Pentagon DimentionsA regular pentagon has the following dimensions:



BF=EF=Φ/2 = cos 36 = sin 54 = \(\frac{1+\sqrt{5}}{4}\)

CG=DG= Φ-1 = 1/Φ = \(\frac{\sqrt5-1}{2}\)

AF=FG= cos 54 = sin 36 = \(\sqrt{\frac{5-\sqrt5}{8}}\)

AG= 2cos 54 = 2sin 36= \(\sqrt{\frac{5-\sqrt5}{2}}\)


Height AH=EK=\(\frac12\cos 18 = \frac12\sin 72 = \frac12\sqrt{5+2\sqrt5}\)

Circumradius AJ=\(\sqrt{\frac{5+\sqrt5}{10}}\) = BJ=CJ=DJ=EJ

Inradius JK=HJ= \(\sqrt{\frac{5+2\sqrt5}{20}} \) = \(\frac{AH}{\sqrt5}\)

FH= cos 18 =sin 72 = \(\sqrt{\frac{5+\sqrt5}{8}}\)




ABGE is a equilateral rhombus, with angles {108°, 54°, 108°, 54°} and diagonals of length Φ and \(\sqrt{\frac{5-\sqrt5}{2}}\).

The small pentagon in the center has sides \(1/\Phi^2 = \frac{3-\sqrt5}{2}\) times that of the larger.

Phi, the Golden Ratio

Phi \((\Phi, \phi)\) is a Greek letter that mathematicians have assigned to a specific ratio or proportion, called the golden ratio, that most people find to be attractive in art, architecture, and nature.

The golden ratio is illustrated as \(\frac{A}{B}=\frac{A+B}{A}\equiv\phi\).

The only positive solution is \(\displaystyle\phi=\frac{1+\sqrt{5}}{2}\)=1.6180339887498948482045868…

Many items have this ratio embedded into their design, by choice or coincidence, such as; the Parthenon, credit cards, corporate logos, the Mona Lisa, and the layout of Quincy Park in Cambridge, MA.

I find that there is some differences in the usage of symbols to represent the golden ratio. The most common is to use phi, either Φ(capitol), \(\phi\) (lower case), or φ (lower case variant), while Ø (Scandinavian O-slash) is often seen where non-Latin fonts are unusable or unavailable. Normally, one symbol will be used for the golden ratio and another for the inverse. Others will use “Phi” and “phi”, I don’t like this method as it is too difficult in many fonts to easily distinguish. The negative inverse is called the golden ratio conjugate and is sometimes represented with the upper/lower case letter that is not used for the golden ratio.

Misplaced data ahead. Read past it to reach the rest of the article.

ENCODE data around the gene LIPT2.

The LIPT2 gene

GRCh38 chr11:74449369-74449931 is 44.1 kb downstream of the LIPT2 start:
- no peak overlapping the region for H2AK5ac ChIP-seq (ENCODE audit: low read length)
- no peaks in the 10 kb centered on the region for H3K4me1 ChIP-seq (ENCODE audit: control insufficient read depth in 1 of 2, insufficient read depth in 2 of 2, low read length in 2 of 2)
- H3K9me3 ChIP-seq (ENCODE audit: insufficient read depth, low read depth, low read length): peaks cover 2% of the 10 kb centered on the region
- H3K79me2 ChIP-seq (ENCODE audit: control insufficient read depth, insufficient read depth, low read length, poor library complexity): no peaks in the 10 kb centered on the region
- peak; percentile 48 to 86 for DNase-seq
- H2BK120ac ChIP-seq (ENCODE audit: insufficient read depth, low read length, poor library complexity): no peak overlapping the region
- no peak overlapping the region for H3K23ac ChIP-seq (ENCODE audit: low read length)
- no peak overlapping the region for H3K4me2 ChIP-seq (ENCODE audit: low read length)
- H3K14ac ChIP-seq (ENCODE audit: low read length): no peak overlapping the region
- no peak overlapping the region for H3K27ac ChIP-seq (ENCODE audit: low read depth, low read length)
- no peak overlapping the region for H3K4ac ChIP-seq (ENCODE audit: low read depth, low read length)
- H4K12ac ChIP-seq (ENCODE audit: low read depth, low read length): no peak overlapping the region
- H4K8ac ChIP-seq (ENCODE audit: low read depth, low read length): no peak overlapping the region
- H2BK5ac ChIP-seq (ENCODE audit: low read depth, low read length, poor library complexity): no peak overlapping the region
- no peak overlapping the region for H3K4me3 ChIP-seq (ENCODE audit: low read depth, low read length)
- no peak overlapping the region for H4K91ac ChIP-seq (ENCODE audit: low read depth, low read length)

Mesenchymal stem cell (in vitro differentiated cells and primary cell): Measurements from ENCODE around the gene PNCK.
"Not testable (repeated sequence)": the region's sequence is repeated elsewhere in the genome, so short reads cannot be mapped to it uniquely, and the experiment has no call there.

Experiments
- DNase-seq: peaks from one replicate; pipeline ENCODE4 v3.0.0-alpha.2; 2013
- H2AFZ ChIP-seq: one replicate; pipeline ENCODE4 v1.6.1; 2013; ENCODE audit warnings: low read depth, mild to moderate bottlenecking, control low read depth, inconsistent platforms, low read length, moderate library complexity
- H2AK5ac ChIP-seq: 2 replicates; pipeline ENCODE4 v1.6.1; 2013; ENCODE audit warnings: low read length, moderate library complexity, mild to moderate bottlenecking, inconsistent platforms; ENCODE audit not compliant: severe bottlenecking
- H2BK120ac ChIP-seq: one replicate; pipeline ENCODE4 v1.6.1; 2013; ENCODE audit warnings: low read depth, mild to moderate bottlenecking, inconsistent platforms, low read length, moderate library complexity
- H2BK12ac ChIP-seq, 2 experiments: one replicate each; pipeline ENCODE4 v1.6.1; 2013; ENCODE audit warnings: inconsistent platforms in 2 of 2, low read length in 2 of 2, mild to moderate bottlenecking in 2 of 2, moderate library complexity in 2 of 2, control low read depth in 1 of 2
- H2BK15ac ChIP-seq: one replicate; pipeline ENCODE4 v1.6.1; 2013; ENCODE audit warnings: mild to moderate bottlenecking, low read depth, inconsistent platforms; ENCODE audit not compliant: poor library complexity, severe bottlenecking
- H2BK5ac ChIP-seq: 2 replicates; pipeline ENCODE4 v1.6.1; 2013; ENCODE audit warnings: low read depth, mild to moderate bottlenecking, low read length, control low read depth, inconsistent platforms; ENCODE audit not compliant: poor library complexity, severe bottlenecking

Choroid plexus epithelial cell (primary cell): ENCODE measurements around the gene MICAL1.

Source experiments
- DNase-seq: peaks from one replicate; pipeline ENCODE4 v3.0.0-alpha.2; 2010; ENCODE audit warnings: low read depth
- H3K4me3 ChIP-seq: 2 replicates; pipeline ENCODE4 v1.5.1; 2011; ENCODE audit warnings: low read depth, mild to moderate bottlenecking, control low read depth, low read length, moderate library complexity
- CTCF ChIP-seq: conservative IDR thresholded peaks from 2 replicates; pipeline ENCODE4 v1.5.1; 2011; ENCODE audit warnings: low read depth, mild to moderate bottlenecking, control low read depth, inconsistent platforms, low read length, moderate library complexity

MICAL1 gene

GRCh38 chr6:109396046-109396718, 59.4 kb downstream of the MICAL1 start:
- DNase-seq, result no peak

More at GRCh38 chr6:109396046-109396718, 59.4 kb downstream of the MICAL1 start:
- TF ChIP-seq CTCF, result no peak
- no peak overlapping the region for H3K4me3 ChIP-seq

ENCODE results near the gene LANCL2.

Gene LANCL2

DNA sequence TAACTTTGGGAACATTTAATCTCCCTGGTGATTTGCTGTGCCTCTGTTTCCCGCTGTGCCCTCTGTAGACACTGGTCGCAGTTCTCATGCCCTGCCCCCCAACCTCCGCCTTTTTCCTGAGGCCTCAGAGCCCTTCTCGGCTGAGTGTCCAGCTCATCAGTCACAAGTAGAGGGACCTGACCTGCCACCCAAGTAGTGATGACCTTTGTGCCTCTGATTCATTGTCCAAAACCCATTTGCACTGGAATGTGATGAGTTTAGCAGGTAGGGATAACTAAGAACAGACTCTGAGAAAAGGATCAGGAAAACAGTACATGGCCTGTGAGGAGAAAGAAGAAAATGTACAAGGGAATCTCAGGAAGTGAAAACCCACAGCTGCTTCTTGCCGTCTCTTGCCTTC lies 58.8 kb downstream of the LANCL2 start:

On this page, I will use the word “phi” or the symbol \(\phi,\) as this is the symbol that Latex gives for phi. For the inverse, I will use \(\displaystyle\frac{1}{\phi}\) or \(\phi^{-1}\), as additional symbols are not really needed.

Some interesting relationships of phi:
$$\begin{align}\phi+1=\phi^2 &=2.6180339887498948482045868\ldots \\ \phi-1 &=\frac{1}{\phi}  \\ \phi&=1+\frac{1}{\phi} \\ \frac{1}{\phi}=\frac{-1+\sqrt5}{2}&=0.6180339887498948482045868\ldots \\ \left(\frac{1}{\phi}\right)^2&=1-\frac{1}{\phi} \\ \phi^3&=1+2\phi\end{align}$$

Compare the decimal portion of \(\phi\) to that of \(\displaystyle\frac{1}{\phi}\). They are the same, as is \(\phi^2\).

Pentagons and pentagrams show many signs of a relationship with phi. Notice in the pentagon, there is a red parallelogram (rhombus) with long diagonal of phi and side length 1. The height of the pentagon is the height of each of the arms of the star, a (\(\phi\),\(\phi\),1) isosceles triangle. Each line is the same length as the other lines of the same color, relatively speaking.

The pentagram is \(\phi^2\) times larger than a pentagram inscribed inside the pentagon. This relationship continues, every nested pentagon and pentagram is \(\phi^2\) times larger than the previous same shape and is \(\displaystyle\frac{1}{\phi^2}\)times the next same shape.

Penrose tiles
Penrose “kite” and “dart” tiles

The “kite” and “dart” of Penrose tiles can be merged to form the same rhombus. Penrose tiles are also found in the formation of the newly discovered quasi-crystals.

If  \(\large\phi^2=\phi+1\), then $$\large\begin{align}\phi^3&=\phi\cdot\phi^2 \\ &=\phi(\phi+1) \\ &=\phi^2+\phi \\&=\phi+1+\phi \\ &=1+2\phi\end{align}$$

Therefore $$\large\begin{align}\phi^4&=\phi\cdot\phi^3\\&=\phi(1+2\phi)\\&=\phi+2\phi^2\\&=\phi+2(1+\phi)\\&=\phi+2+2\phi\\&=2+3\phi\end{align}$$